The next logical step will be to create standard sets of role-based filters that can be further customized by the individuals using them. Just as LinkedIn has created a filter set that is useful to recruiters, ESS providers and deploying organizations must work together to create valuable filter sets for employees performing specific jobs and tasks. Doing so will result in increased productivity from, and effectiveness of, any organization’s greatest asset – it’s people.

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Gilbane San Francisco pre-conference workshops posted

The main conference program will be published in a week or two, but the 1/2 day pre-conference workshop descriptions for June 2nd have been posted at: .
How to Select a Web Content Management System
Instructor: Seth Gottlieb, Principal, Content Here
Making SharePoint Work in the Enterprise
Instructor: Shawn Shell, Principal, Consejo, Inc.
Managing the Web: The Fundamentals of Web Operations Management
Instructor: Lisa Welchman, Founding Partner, Welchman Pierpoint
Getting Started with Business Taxonomy Design
Instructors: Joseph A. Busch, Founder and Principal, & Ron Daniel, Principal, Taxonomy Strategies LLC
Sailing the Open Seas of New Media
Instructor: Chris Brogan, President, New Marketing Labs, LLC

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Gilbane San Francisco call for papers deadline coming up!

The deadline for proposals for panel participation or presentations for:
Gilbane San Francisco 2008 at the Westin Market Hotel, San Francisco, June 17 – 19, 2008 is January 15.
Visit http://gilbanesf.com/ to see the topic areas we are focusing and then see how to submit a proposal.
If you’ve never been to one of our events and want see what we have been covering in our conference programs you can view the programs from Gilbane Boston 2007 and Gilbane San Francisco 2007.
If you have additional questions about speaking, send them to speaking@gilbane.com.

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Gilbane Boston Conference Program Available – Registration Open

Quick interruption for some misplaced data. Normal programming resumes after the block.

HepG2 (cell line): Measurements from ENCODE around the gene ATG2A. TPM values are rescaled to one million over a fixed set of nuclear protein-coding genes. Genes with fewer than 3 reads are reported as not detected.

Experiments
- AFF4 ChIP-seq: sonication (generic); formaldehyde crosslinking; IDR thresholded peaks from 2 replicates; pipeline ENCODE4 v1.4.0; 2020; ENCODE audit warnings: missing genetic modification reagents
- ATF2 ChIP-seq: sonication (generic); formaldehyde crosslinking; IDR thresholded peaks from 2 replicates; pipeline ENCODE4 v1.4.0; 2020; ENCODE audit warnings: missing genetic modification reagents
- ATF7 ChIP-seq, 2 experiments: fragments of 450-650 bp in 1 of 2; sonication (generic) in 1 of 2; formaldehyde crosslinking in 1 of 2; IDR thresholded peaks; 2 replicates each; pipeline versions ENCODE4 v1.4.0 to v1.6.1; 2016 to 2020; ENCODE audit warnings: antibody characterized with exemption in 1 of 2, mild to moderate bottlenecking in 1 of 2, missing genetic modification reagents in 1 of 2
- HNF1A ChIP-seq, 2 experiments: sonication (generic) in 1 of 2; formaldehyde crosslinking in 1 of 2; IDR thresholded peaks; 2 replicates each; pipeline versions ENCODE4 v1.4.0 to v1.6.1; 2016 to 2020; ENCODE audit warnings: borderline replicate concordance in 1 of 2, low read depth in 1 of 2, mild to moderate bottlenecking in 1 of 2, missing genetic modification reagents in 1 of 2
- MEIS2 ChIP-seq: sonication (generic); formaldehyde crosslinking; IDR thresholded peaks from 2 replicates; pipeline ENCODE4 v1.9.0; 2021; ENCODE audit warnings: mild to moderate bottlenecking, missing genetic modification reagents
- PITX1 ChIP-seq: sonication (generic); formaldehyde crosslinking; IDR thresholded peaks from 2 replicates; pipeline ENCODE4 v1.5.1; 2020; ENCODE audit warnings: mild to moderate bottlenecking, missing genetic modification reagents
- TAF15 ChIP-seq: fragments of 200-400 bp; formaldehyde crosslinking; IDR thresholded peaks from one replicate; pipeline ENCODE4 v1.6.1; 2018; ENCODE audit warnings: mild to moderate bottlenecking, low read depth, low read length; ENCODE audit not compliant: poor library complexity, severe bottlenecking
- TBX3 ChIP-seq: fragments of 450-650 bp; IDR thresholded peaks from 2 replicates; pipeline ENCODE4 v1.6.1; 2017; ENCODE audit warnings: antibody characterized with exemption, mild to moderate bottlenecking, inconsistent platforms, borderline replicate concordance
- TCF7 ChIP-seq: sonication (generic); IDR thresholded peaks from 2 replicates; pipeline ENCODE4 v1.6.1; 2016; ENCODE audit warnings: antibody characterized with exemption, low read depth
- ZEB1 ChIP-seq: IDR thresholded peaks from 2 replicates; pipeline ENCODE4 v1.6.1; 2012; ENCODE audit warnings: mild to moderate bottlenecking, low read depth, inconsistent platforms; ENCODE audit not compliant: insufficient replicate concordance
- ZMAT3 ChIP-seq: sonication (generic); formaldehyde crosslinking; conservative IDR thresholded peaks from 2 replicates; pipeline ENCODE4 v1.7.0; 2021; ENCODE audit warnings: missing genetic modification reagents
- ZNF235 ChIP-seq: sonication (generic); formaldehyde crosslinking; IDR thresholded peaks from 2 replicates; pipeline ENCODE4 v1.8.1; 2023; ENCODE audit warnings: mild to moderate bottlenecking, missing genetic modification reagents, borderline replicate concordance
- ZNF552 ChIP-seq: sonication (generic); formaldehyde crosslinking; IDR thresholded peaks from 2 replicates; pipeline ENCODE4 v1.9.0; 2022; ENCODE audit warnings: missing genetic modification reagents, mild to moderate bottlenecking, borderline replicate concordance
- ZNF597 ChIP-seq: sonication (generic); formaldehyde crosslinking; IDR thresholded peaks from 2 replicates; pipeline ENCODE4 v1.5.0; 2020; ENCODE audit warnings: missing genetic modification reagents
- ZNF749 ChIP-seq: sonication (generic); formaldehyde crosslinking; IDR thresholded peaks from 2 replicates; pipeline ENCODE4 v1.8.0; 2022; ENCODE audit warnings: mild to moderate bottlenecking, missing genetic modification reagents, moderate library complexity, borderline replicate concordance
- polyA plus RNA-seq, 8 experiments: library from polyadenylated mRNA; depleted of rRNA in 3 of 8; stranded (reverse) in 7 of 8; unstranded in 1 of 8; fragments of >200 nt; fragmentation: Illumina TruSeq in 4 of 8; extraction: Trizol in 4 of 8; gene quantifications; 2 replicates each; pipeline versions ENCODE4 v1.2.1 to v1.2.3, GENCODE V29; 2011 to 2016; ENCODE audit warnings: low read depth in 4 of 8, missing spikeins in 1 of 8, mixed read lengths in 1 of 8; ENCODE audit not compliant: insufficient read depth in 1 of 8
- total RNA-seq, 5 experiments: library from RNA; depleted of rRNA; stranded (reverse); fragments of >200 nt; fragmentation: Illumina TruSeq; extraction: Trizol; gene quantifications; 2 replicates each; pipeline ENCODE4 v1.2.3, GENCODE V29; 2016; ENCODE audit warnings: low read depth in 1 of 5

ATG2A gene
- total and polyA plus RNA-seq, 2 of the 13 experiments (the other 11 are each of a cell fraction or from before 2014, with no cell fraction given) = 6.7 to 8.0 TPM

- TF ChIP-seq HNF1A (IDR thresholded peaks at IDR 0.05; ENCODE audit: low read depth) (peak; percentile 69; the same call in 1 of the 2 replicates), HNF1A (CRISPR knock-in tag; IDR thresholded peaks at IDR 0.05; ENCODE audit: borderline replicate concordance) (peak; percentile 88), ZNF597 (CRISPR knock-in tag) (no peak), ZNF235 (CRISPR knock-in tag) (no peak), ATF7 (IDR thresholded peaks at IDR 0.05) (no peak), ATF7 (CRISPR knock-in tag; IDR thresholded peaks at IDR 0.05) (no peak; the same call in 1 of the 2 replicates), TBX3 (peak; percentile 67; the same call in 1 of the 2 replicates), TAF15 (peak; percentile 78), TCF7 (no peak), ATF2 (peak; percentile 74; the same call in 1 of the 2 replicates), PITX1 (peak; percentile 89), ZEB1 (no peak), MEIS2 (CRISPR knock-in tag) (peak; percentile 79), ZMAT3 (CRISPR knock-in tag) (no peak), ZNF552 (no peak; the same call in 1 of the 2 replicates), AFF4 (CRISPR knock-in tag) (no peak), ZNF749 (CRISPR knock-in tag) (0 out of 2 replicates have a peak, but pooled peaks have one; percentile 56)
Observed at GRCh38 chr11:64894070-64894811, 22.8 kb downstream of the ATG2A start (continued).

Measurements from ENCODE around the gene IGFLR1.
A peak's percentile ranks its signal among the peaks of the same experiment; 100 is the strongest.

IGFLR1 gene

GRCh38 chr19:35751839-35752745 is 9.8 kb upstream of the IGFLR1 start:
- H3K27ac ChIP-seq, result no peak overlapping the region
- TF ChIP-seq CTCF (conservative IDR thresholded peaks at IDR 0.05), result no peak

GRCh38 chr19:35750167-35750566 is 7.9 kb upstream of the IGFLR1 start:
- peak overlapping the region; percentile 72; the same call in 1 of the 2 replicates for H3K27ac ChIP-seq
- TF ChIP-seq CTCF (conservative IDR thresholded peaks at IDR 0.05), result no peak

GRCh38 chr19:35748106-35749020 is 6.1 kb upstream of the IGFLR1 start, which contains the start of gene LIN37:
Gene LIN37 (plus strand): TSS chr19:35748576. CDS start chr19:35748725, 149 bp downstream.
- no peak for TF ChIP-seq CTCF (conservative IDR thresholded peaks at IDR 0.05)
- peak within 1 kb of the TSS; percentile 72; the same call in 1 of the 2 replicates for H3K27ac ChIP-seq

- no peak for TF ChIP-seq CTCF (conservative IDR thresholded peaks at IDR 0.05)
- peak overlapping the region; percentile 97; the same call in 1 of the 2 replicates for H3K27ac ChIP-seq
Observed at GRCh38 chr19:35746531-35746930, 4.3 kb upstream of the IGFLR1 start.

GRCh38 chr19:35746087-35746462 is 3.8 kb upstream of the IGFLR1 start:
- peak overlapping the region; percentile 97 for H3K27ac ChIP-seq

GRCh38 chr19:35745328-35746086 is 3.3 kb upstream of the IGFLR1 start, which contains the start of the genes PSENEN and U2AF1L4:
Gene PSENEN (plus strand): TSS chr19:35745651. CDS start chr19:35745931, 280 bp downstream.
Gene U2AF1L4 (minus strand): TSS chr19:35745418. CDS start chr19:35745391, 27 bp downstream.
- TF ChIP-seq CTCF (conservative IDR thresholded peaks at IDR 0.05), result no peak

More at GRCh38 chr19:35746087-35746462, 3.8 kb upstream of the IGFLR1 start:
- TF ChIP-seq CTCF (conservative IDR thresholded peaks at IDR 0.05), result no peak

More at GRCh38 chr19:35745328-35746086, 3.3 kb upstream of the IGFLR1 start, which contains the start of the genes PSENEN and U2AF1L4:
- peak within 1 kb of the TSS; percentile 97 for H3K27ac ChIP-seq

Activity for our 4th Gilbane Boston conference at the Westin Copley November 27 -29 is ramping up quickly. The conference schedule and session descriptions have been posted. The early list of exhibitors and sponsors is also available. And, online registration is open. We’ll be updating the site on a regular basis from now on, usually daily, so bookmark the pages that interest you to keep up-to-date.

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Google 2.0 – A Programmable Search Engine (PSE) and Semantic Search

Looks like some really interesting stuff will be coming out of Google that will profoundly change both enterprise and consumer search experiences and markets. Lynda Moulton’s post over on our Enterprise Search Blog is a good place to start on what, as of last week, has emerged – thanks to Steve Arnold – about Google’s nearer-than-you-might-think plans.

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Gilbane San Francisco is this week

I haven’t been very good at blogging about this conference as it has been a busy Winter and early Spring. In any case, there is still time to join us, especially if you are in the Bay area. Registration is still open online as of this post, and is also available on site at the Palace hotel through Thursday. If you can only get away for one day, make it Wednesday for the keynote with Adobe, Google, IBM, Microsoft and Oracle. The technology showcase is also open on Wednesday (with a reception) and Thursday.